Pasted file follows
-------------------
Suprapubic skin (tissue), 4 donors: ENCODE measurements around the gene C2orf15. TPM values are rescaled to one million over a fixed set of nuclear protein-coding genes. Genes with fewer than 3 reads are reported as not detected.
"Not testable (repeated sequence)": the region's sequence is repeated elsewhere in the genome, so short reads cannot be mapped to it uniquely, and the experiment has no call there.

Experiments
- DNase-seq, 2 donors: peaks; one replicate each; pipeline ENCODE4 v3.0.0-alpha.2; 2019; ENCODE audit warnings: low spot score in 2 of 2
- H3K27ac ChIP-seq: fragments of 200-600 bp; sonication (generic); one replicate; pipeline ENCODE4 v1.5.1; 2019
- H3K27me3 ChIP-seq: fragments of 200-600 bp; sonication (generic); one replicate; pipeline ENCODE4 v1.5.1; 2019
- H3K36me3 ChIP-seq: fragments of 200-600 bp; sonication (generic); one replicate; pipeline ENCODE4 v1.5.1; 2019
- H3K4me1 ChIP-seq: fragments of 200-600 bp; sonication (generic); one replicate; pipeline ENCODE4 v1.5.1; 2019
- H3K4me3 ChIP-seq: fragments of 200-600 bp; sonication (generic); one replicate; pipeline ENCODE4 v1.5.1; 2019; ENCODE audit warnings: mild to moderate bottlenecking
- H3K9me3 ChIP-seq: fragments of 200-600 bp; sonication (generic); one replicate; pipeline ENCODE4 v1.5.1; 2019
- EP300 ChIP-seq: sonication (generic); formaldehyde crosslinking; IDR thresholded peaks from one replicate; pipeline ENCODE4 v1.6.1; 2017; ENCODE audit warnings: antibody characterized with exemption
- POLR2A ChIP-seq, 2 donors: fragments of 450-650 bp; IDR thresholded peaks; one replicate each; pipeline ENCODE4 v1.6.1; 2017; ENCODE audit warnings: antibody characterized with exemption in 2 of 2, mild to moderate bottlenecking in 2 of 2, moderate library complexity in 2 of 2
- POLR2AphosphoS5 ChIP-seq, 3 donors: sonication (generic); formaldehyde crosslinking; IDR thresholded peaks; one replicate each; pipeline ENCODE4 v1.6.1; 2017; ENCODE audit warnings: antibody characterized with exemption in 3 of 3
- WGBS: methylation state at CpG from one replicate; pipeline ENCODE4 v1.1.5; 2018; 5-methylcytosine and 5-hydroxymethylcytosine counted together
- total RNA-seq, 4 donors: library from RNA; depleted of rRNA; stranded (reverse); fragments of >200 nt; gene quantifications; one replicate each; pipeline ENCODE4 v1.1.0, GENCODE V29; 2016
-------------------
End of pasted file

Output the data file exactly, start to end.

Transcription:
Suprapubic skin (tissue), 4 donors: ENCODE measurements around the gene C2orf15. TPM values are rescaled to one million over a fixed set of nuclear protein-coding genes. Genes with fewer than 3 reads are reported as not detected.
"Not testable (repeated sequence)": the region's sequence is repeated elsewhere in the genome, so short reads cannot be mapped to it uniquely, and the experiment has no call there.

Experiments
- DNase-seq, 2 donors: peaks; one replicate each; pipeline ENCODE4 v3.0.0-alpha.2; 2019; ENCODE audit warnings: low spot score in 2 of 2
- H3K27ac ChIP-seq: fragments of 200-600 bp; sonication (generic); one replicate; pipeline ENCODE4 v1.5.1; 2019
- H3K27me3 ChIP-seq: fragments of 200-600 bp; sonication (generic); one replicate; pipeline ENCODE4 v1.5.1; 2019
- H3K36me3 ChIP-seq: fragments of 200-600 bp; sonication (generic); one replicate; pipeline ENCODE4 v1.5.1; 2019
- H3K4me1 ChIP-seq: fragments of 200-600 bp; sonication (generic); one replicate; pipeline ENCODE4 v1.5.1; 2019
- H3K4me3 ChIP-seq: fragments of 200-600 bp; sonication (generic); one replicate; pipeline ENCODE4 v1.5.1; 2019; ENCODE audit warnings: mild to moderate bottlenecking
- H3K9me3 ChIP-seq: fragments of 200-600 bp; sonication (generic); one replicate; pipeline ENCODE4 v1.5.1; 2019
- EP300 ChIP-seq: sonication (generic); formaldehyde crosslinking; IDR thresholded peaks from one replicate; pipeline ENCODE4 v1.6.1; 2017; ENCODE audit warnings: antibody characterized with exemption
- POLR2A ChIP-seq, 2 donors: fragments of 450-650 bp; IDR thresholded peaks; one replicate each; pipeline ENCODE4 v1.6.1; 2017; ENCODE audit warnings: antibody characterized with exemption in 2 of 2, mild to moderate bottlenecking in 2 of 2, moderate library complexity in 2 of 2
- POLR2AphosphoS5 ChIP-seq, 3 donors: sonication (generic); formaldehyde crosslinking; IDR thresholded peaks; one replicate each; pipeline ENCODE4 v1.6.1; 2017; ENCODE audit warnings: antibody characterized with exemption in 3 of 3
- WGBS: methylation state at CpG from one replicate; pipeline ENCODE4 v1.1.5; 2018; 5-methylcytosine and 5-hydroxymethylcytosine counted together
- total RNA-seq, 4 donors: library from RNA; depleted of rRNA; stranded (reverse); fragments of >200 nt; gene quantifications; one replicate each; pipeline ENCODE4 v1.1.0, GENCODE V29; 2016